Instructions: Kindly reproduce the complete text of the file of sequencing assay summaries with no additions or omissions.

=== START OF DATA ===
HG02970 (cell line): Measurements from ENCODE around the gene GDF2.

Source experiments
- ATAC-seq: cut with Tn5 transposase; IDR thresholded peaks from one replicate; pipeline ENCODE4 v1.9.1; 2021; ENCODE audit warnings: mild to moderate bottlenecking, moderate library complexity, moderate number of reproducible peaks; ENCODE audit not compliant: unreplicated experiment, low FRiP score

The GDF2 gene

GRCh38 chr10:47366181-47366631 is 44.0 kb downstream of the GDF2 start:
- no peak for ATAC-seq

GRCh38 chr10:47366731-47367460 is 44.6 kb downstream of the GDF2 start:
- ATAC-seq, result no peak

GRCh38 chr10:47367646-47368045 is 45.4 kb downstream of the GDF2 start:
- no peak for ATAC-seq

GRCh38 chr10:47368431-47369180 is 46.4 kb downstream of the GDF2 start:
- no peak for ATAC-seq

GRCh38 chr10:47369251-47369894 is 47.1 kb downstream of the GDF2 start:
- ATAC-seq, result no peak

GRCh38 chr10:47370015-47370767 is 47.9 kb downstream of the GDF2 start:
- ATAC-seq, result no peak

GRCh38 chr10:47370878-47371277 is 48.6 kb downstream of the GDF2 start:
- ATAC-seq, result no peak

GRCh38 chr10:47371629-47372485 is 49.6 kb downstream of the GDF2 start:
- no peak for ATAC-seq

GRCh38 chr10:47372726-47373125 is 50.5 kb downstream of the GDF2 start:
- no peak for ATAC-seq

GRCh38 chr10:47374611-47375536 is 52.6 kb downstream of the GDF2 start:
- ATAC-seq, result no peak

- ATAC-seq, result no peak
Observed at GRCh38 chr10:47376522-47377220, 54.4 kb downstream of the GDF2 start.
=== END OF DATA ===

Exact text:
HG02970 (cell line): Measurements from ENCODE around the gene GDF2.

Source experiments
- ATAC-seq: cut with Tn5 transposase; IDR thresholded peaks from one replicate; pipeline ENCODE4 v1.9.1; 2021; ENCODE audit warnings: mild to moderate bottlenecking, moderate library complexity, moderate number of reproducible peaks; ENCODE audit not compliant: unreplicated experiment, low FRiP score

The GDF2 gene

GRCh38 chr10:47366181-47366631 is 44.0 kb downstream of the GDF2 start:
- no peak for ATAC-seq

GRCh38 chr10:47366731-47367460 is 44.6 kb downstream of the GDF2 start:
- ATAC-seq, result no peak

GRCh38 chr10:47367646-47368045 is 45.4 kb downstream of the GDF2 start:
- no peak for ATAC-seq

GRCh38 chr10:47368431-47369180 is 46.4 kb downstream of the GDF2 start:
- no peak for ATAC-seq

GRCh38 chr10:47369251-47369894 is 47.1 kb downstream of the GDF2 start:
- ATAC-seq, result no peak

GRCh38 chr10:47370015-47370767 is 47.9 kb downstream of the GDF2 start:
- ATAC-seq, result no peak

GRCh38 chr10:47370878-47371277 is 48.6 kb downstream of the GDF2 start:
- ATAC-seq, result no peak

GRCh38 chr10:47371629-47372485 is 49.6 kb downstream of the GDF2 start:
- no peak for ATAC-seq

GRCh38 chr10:47372726-47373125 is 50.5 kb downstream of the GDF2 start:
- no peak for ATAC-seq

GRCh38 chr10:47374611-47375536 is 52.6 kb downstream of the GDF2 start:
- ATAC-seq, result no peak

- ATAC-seq, result no peak
Observed at GRCh38 chr10:47376522-47377220, 54.4 kb downstream of the GDF2 start.